Technology

Exploring the Internet of Everything

Paul Wallbank /

As part of the ‘decoding the new economy’ video series, I had the opportunity to interview Ken Boal, the head of Cisco in Australia and New Zealand, about the Internet of Everything and how it will change business.

“The Internet of Everything is about things, it’s about people, process and it’s about data,” says Ken. “Compounding to create new capabilities and drive opportunities for nations, enterprises and government, and right down to consumers.

“It’s a huge transition in the internet’s evolution.”

Reducing the road toll

A previous Cisco presentation looked at some of the ways the Internet of Everything can reduce road deaths – Ken sees both the private and the public sector benefits of the connected economy flowing to consumers and the community.

“When you think about things like traffic congestion, healthcare and how education is delivered, we know there’s huge opportunities for greater efficiency,” says Ken.

“Just on road safety, when we’ve got all the vehicles and trucks connected, when the traffic lights and traffic control systems are all connected,” suggests Ken, “then consumers are going be better informed about what is the most efficient route to work.”

“Cars will be communicating with each other to reduce fatalities and collisions in the future as well.”

Bringing together industrial, consumer and public safety technologies creates a grid of connected devices, including cars, that improve public safety while making industries more efficient.

Of course these connected services come with risks to privacy, particularly when multiple points of data can be triangulated despite each individual item being anonymous on their own.

What Ken finds particularly important is the current value of these technologies, with Cisco predicting $1.4 billion in productivity gains through the Internet of Everything this year, half of which are available for businesses.

A warning for Australia

For Australia, the concern is that business and the economy in general is falling behind, Cisco’s recent Internet of Everything Value Index rated Australia among the emerging BRIC countries in adopting the new technologies.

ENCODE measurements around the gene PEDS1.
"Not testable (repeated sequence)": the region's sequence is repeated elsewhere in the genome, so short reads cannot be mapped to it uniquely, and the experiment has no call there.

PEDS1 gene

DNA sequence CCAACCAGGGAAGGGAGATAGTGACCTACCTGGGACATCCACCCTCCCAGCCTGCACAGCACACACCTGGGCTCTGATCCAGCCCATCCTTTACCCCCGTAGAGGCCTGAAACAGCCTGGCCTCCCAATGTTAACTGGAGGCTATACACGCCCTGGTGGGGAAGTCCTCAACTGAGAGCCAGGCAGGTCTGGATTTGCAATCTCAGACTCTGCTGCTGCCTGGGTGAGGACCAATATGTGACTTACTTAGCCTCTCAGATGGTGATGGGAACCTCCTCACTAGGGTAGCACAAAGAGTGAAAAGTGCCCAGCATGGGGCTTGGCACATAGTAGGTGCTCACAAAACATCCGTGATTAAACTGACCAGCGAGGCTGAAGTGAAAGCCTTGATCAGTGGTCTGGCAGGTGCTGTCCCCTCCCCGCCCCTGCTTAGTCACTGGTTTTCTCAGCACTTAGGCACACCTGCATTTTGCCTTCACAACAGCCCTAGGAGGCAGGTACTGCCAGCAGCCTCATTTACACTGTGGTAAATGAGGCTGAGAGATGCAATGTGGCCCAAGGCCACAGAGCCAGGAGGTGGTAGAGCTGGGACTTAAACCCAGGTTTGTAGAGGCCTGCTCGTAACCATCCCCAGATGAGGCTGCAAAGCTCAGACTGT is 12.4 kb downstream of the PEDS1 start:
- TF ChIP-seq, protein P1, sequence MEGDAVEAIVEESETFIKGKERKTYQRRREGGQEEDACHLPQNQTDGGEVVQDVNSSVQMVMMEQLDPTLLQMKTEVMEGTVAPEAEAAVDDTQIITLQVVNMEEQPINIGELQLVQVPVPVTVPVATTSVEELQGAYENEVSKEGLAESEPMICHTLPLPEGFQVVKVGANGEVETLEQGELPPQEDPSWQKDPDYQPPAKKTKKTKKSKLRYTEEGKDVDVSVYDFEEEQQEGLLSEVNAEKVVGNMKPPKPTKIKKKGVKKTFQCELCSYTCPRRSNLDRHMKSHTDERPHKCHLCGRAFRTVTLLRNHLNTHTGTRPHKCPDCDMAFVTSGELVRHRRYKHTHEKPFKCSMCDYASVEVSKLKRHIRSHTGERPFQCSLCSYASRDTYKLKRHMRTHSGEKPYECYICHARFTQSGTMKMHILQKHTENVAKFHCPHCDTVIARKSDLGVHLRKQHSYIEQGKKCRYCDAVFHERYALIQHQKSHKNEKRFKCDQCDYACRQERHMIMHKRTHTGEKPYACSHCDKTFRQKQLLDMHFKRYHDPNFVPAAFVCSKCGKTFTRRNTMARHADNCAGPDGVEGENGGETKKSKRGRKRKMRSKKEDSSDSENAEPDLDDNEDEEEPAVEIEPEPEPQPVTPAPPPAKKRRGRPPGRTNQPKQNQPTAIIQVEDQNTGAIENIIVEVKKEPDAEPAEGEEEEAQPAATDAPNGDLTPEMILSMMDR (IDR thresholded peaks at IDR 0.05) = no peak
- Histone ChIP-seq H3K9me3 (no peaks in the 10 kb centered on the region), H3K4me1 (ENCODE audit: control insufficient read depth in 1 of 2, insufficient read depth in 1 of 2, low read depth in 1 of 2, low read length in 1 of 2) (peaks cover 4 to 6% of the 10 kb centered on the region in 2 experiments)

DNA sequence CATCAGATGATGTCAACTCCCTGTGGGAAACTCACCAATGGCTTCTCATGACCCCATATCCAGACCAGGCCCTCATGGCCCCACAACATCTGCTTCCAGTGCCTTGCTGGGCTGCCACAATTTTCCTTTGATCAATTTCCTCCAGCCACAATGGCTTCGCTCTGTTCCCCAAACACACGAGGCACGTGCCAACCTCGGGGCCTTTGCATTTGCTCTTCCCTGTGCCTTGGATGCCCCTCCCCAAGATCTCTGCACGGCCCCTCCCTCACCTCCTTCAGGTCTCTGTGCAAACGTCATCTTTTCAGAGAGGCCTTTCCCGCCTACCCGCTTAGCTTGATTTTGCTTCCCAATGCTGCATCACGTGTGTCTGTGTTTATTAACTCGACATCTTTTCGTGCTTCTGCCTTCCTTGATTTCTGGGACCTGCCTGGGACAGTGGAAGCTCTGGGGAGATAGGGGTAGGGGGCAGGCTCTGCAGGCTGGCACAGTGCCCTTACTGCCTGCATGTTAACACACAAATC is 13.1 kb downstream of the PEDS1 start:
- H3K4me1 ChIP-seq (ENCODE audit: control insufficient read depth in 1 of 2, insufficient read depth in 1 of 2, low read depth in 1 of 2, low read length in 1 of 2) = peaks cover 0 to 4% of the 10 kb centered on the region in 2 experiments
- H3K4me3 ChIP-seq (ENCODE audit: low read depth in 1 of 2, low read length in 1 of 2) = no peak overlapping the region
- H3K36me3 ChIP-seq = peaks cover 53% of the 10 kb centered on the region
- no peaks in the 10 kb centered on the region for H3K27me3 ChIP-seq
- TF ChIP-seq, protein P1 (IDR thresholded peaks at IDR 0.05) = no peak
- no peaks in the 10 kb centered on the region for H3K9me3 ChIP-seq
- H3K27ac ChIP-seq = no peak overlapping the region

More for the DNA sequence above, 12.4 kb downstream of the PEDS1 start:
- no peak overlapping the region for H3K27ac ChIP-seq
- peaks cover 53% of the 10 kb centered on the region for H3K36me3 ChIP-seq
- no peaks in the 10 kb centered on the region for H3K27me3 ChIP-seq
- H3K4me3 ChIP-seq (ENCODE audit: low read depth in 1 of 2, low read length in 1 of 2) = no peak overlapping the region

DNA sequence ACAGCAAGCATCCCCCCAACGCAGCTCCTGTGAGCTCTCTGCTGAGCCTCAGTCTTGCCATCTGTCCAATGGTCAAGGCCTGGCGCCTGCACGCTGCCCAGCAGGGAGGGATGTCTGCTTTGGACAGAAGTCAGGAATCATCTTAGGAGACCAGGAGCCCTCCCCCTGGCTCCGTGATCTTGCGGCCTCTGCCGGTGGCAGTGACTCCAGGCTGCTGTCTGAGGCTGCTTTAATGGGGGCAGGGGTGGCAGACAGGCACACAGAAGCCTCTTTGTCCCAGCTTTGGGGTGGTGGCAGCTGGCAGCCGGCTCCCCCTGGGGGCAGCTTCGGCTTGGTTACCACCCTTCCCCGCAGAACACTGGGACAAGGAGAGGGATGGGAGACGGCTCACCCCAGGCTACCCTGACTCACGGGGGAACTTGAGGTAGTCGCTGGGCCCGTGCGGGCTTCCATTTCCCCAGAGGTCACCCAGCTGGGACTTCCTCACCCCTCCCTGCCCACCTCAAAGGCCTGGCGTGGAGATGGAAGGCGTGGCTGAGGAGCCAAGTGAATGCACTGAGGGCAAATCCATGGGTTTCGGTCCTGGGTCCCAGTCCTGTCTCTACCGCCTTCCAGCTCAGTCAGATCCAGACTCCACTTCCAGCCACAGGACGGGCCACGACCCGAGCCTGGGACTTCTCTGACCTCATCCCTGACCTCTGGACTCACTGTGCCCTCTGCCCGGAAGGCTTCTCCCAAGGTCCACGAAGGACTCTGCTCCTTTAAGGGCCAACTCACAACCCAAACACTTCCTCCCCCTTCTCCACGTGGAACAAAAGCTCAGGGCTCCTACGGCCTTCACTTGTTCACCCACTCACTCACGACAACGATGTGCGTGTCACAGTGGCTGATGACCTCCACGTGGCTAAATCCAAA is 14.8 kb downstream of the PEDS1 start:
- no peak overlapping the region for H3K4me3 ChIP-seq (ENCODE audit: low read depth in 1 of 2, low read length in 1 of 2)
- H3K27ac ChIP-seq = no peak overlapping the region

“We’ve always counted Aussies as fairly innovative and leading edge,” says Ken. “Australia is ranked 10th out of the 12 largest economies in the adoption of Internet of Everything capabilities.”

The countries leading – such as Japan, Germany and the United States – have had a solid record of investing in technology, “in Australia, we’ve had that in the past but we’ve lost our mojo. IT has been viewed more as a problem – a cost to business – rather than a provider of productivity for the long term.”

How business can adapt

For businesses, the question is how can they take advantage of the Internet of Everything? “You don’t have to start from scratch,” says Ken. “There are a whole heap of use cases for every vertical.

“Start to drive some innovation. Think about your business processes at the front end where you touch your customers, look at your supply chains and your back office arrangements driving workforce productivity and how fast can you deliver new innovations to the market.

“Internet of Everything themes can address a whole host of these different processes in different parts of your business.”

Paul Wallbank‘s latest book, eBu$iness, Seven Steps to Online Success, shows how business can get online quickly and cost effectively using web 2.0, cloud computing, social media and e-commerce tools.

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Paul Wallbank

Paul Wallbank writes on how IT affects communities, markets and workplaces. He also helps businesses to grow and engage their customers with technology.

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